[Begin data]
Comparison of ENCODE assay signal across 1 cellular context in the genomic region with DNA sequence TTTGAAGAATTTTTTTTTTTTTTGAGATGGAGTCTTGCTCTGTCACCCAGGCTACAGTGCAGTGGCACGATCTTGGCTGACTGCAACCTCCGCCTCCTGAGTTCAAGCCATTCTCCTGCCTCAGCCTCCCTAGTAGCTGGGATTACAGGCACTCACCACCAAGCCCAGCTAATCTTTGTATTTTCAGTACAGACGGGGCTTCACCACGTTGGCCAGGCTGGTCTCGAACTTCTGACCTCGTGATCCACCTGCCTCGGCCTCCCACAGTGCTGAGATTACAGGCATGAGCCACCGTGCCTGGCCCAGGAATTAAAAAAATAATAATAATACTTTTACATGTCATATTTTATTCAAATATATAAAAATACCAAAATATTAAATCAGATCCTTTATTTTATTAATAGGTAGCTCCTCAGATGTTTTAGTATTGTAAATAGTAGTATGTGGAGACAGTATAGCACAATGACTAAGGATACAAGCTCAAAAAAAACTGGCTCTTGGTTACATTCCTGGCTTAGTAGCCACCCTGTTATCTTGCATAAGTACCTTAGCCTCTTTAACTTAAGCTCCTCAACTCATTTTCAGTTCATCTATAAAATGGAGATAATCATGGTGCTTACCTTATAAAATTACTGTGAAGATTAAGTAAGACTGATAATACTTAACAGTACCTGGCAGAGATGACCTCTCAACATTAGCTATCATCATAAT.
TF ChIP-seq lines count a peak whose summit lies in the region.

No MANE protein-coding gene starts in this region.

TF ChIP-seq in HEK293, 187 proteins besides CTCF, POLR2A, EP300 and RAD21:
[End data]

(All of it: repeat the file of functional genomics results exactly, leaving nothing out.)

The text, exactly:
Comparison of ENCODE assay signal across 1 cellular context in the genomic region with DNA sequence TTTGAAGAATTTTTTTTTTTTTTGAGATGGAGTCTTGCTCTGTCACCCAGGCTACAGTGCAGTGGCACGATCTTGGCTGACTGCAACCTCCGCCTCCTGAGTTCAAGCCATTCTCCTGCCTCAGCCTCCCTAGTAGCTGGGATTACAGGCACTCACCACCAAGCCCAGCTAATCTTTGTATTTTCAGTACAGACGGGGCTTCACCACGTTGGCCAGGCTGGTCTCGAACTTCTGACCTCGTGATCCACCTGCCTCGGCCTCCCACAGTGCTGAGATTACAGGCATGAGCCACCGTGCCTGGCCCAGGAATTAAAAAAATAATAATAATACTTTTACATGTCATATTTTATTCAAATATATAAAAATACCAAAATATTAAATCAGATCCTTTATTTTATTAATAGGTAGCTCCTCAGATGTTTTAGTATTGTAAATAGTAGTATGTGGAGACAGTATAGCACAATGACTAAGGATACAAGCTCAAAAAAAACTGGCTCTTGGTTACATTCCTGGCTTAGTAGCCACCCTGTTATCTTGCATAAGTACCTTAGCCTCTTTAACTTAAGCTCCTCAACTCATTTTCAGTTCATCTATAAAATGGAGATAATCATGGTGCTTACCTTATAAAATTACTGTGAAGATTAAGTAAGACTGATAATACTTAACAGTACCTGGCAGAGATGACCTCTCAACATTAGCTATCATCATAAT.
TF ChIP-seq lines count a peak whose summit lies in the region.

No MANE protein-coding gene starts in this region.

TF ChIP-seq in HEK293, 187 proteins besides CTCF, POLR2A, EP300 and RAD21: